global birth rates

There’s a fundamental global shift occurring that we hear hardly anything about. It’s been gathering momentum for 50 years and is having a positive impact on the world and its future. It also has major implications for business planning. That directors, CEOs and managers have displayed a lack of awareness of this trend — as reported by Hans Rosling in his best-selling book Factfulness — is serious for business.

I refer to the birthrate, or average number of children born per woman. It’s also known as the fertility rate, although “fertility” has little to do with it. So what is the state of play around the world on birthrates and population?

According to the UN, there are two billion children in the world today aged between 0 and 14. Surprisingly, by 2100 there will still be two billion children in the world in that age bracket. In short, we have already reached “peak children”.

Most of us know that Japan’s birthrate is declining — its rate is 1.4, significantly below the replacement rate for industrialised countries of 2.1. As a result, the nation’s population is forecast to decline by a third by 2065.

Japan is not alone with this trend. The birthrate in the US runs at 1.8. China’s is 1.6 and its population is forecast to peak in 2030. The UN has estimated that 51 countries will witness a decline in their populations by 2050.

It’s important for directors to understand what’s driving this change in birthrates as this might affect their organisation’s response. The decline is underpinned by four main factors. The first is the same across the globe — in developed and developing countries — the education of women. As women become better educated, they move up the skills path, demanding more sophisticated employment and developing careers.

Another driver is improved health services, which have led to lower child mortality rates in developing countries. In 1900, the percentage of children dying before their fifth birthday was 40. Today, it’s four.

A third driver is access to contraception. In many developing countries government-sponsored programs have been put in place to curtail the continuance of large families. Lastly, and underpinning the first three, is technology. The advent of the mobile phone and internet has impacted women — especially in developing countries. They are better able to communicate with other women, open bank accounts, gain financial independence, increase employment choices, and access education, government services and information. This leads to increased choice for women, and many are choosing careers over caregiving.

”There’s a fundamental global shift occurring... it has major implications for business planning.”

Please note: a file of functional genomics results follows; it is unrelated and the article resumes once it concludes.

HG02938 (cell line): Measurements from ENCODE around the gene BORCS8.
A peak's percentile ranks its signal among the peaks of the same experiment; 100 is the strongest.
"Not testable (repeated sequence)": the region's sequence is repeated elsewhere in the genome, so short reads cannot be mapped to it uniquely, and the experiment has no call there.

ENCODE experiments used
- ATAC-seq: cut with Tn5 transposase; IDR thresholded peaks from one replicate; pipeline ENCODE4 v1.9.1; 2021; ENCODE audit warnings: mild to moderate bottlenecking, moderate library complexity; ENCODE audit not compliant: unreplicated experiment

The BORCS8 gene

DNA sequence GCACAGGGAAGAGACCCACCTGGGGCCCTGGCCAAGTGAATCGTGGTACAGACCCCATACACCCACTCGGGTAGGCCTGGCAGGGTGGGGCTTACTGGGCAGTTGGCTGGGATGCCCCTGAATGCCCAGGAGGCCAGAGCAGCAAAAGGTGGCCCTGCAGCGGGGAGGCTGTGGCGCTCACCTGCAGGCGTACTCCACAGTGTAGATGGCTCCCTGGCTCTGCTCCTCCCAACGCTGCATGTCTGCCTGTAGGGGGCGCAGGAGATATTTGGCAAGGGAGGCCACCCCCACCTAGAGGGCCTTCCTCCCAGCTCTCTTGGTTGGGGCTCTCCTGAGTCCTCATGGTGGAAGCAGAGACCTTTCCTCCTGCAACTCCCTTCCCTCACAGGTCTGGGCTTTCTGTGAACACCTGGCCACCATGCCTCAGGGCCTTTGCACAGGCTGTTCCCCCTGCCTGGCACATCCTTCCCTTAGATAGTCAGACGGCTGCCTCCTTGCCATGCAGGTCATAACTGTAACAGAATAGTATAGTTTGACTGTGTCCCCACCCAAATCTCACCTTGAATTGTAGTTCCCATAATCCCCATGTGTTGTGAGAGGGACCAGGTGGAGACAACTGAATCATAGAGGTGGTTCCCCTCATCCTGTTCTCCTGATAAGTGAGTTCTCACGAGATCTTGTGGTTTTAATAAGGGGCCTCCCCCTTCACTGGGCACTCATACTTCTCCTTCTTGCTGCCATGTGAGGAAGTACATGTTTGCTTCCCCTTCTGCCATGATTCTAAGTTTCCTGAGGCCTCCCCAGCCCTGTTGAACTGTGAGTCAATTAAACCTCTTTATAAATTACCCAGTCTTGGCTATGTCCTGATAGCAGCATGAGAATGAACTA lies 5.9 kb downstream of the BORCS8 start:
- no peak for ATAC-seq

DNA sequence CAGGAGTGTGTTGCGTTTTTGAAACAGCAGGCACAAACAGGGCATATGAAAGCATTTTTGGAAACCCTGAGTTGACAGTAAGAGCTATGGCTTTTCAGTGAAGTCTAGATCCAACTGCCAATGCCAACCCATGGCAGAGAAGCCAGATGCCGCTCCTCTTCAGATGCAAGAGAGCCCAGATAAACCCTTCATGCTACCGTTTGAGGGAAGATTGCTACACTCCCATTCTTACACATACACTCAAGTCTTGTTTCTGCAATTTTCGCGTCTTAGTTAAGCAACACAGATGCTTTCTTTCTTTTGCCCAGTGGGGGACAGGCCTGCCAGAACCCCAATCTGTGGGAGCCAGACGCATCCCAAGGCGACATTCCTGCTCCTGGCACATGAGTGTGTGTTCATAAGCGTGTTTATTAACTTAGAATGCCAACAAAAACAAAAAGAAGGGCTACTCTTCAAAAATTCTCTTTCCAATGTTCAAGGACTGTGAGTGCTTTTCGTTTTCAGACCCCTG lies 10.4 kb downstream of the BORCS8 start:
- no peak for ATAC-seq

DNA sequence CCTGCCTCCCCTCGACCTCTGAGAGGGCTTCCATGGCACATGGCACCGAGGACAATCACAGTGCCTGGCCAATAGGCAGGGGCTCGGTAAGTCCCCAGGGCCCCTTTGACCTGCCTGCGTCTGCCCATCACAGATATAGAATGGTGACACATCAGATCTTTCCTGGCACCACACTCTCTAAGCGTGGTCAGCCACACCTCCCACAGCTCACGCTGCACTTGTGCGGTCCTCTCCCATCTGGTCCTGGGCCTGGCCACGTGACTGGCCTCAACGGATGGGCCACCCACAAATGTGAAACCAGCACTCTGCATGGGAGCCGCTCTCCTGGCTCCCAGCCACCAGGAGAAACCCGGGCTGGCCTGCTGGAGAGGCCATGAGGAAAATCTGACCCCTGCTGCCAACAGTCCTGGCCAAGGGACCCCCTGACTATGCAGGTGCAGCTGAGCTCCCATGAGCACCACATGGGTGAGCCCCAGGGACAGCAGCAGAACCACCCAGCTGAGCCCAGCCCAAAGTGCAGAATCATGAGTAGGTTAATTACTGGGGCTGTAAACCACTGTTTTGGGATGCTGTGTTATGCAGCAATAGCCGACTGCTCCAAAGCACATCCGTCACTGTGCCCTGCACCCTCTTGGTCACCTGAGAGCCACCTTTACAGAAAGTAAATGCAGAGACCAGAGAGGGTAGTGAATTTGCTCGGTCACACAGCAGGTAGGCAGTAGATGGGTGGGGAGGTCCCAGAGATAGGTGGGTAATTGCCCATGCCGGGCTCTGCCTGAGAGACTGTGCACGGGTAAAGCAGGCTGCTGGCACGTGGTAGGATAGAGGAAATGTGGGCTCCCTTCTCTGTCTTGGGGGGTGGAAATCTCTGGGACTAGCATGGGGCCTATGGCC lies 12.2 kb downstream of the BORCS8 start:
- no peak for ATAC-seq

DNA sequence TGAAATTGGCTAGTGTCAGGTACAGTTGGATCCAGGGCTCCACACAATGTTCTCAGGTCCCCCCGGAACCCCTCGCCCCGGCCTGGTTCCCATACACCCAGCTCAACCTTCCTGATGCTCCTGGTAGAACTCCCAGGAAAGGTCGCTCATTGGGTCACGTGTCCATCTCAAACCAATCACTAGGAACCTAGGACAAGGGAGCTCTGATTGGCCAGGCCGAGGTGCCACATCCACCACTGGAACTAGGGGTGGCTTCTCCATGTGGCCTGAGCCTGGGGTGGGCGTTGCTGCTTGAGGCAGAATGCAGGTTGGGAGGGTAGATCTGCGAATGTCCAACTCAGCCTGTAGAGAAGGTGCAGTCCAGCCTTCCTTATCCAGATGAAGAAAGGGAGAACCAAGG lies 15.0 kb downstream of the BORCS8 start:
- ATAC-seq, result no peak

The pace of change

This combination of drivers has produced results that may surprise.

Take Bangladesh. Most directors I know estimate the birthrate in Bangladesh as about six births per woman — the correct answer in 1982 when its child mortality rate was higher. (The pattern in poorer countries was to have six children on the premise that four would probably die.) Today, Bangladesh is starkly different. The birthrate is 2.1.

Or consider Iran. The birthrate in Iran is 1.6. This follows the fastest decline in any country’s birthrate in history — in 1983, Iran’s birthrate was around 6.5. What does this mean for the future — and the future of business?

Across the globe, directors’ perceptions of these statistics and trends have been exposed as way out of date. Smart directors need to get up to speed. While such perceptions are hard to shake, they must be discarded if strategic planning is to be relevant. Adopt a proactive stance. Don’t expect the tide to turn. Don’t be like the strategists who see continuous growth as the ideal and declining population as a “problem” or “threat” to the global economy.

Women are liberated, there’s no turning back. The UN estimates that by 2045–50, 69 per cent of the world’s population will live in countries where the birthrate is below replacement. How can boards prepare for this inevitable future? Here are four ways to take advantage of the opportunities presented by falling populations.

  1. Recognise that with this trend in falling birthrates, families are moving up the wealth scale. Consumers are emerging in developing countries such as India, where they didn’t exist before. Opportunities abound.
  2. Accept the growth of Africa. By 2050, the population of Nigeria is projected to surpass that of the US, making it the world’s third largest country after China and India. Africa’s share of the world population could reach 40 per cent by the year 2100. What does this mean for your business growth?
  3. Await the possible shift from the present era, which has relied on an abundance of labour and a relative shortage of capital, to one where the relationship might be reversed. Japan is leading the world in this economic change and is already replacing people with robots.
  4. Anticipate that, as the future scenario unfolds, business may be called upon to rethink many of the economic models that underpin decisions today. Continuous economic growth isn’t a certainty down the track.

Graham Kenny FAICD is managing director of Sydney-based consultancy Strategic Factors and president of Reinvent Australia.